Charlie -

"My hand muscles are more confused than they were during puberty, but as I did then, I’m mastering them."

Most disturbing line on AOV ever!

Garrett -

"I have now have no way to get to the other applications without first moving or minimizing my current window."

Also worth noting is the amount of either free or cheap little utilities that make OS X better to deal with. In this case, <a href="http://www.unsanity.com/haxies/wsx/" target="_blank">WindowShade X</a>, by Unsanity, brings back the OS 9 tradition of shading windows upon double-click to the bar. This helps immensely.

Also definitely needed is <a href="http://www.proteron.com/liteswitchx/" target="_blank">LiteSwitch X</a>, which makes Command-Tabbing through running applications so fantastic it hurts. Especially great is the ability to mark any and all for quit, and then releasing the command-tab keys, quitting all marked apps instantly.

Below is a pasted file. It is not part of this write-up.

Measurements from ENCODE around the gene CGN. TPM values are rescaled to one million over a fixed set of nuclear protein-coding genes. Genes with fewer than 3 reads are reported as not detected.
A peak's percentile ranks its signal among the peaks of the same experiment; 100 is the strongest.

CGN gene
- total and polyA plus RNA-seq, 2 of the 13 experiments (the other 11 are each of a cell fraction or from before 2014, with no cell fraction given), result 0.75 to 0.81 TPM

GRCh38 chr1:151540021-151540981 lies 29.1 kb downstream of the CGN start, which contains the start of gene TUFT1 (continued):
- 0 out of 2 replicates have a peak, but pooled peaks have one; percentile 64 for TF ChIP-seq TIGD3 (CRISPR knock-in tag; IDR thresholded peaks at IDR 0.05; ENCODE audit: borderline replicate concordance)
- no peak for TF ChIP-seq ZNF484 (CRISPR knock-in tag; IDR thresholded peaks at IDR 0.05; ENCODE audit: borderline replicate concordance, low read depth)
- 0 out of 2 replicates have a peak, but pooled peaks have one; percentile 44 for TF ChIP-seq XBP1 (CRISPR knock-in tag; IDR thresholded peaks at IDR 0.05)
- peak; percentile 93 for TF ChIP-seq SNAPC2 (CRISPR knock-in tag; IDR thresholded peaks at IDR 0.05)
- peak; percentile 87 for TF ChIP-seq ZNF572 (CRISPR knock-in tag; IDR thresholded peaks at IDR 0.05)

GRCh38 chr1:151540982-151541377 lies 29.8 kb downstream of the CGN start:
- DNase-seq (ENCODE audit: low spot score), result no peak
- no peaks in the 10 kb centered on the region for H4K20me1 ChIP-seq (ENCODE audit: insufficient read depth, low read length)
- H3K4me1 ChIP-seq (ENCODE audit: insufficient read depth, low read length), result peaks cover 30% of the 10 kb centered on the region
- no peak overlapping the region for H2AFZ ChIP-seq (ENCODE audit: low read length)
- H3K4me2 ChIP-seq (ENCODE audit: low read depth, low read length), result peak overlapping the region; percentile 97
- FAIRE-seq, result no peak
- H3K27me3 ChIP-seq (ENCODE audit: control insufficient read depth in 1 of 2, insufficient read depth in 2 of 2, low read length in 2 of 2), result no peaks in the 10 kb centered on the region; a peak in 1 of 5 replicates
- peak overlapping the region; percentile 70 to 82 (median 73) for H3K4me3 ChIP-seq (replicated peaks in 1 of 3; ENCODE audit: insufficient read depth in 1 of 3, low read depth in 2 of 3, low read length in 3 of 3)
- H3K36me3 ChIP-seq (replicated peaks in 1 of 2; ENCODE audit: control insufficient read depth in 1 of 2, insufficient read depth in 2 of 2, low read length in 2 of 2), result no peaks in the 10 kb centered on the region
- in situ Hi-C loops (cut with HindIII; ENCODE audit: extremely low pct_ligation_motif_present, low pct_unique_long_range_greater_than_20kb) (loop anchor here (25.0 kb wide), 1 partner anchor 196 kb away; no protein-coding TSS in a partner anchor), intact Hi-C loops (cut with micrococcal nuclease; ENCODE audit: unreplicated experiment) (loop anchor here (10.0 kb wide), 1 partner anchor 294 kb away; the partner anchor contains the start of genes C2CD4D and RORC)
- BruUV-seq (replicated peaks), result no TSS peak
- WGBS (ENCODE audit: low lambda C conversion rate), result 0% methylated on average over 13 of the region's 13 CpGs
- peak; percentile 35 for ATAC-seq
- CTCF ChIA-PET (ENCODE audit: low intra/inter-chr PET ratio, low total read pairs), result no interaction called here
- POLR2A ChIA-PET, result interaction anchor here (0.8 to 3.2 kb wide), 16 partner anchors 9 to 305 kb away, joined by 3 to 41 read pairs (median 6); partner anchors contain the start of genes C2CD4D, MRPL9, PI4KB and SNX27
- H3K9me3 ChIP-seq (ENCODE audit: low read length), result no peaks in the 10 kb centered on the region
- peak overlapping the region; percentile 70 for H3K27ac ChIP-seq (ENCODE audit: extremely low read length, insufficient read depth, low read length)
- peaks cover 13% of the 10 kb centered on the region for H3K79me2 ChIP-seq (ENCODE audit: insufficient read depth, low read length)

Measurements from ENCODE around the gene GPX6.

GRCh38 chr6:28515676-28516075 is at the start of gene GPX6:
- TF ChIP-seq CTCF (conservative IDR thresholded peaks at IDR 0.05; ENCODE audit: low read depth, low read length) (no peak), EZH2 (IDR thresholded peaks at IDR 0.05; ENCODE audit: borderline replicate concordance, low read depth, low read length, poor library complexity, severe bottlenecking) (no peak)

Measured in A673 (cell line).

ryan -

another comment...

about the save dialog, looking at this has made more a little more observant of the dialog boxes on both my winxp and rehat machines. It seems gnome has caught on to the "save", "dont save" idea. is this new (i am a new commer to linux--running redhat 9).. or has windows just been too slow (or arogant perhaps?) to recognize this (dialog box wording) as a good idea? comments?

Steven Garrity -

<p>~bc: I did keep in mind that I was using old hardware. I imagine the experience would be much better on a newer machine (especially with the improved mouse and keyboard and larger screen). That said, I don't feel that the hardware actually limited my experience with the operating system very much. Also, see Nathan’s reply regarding the system prefs window. Thanks Nate.</p>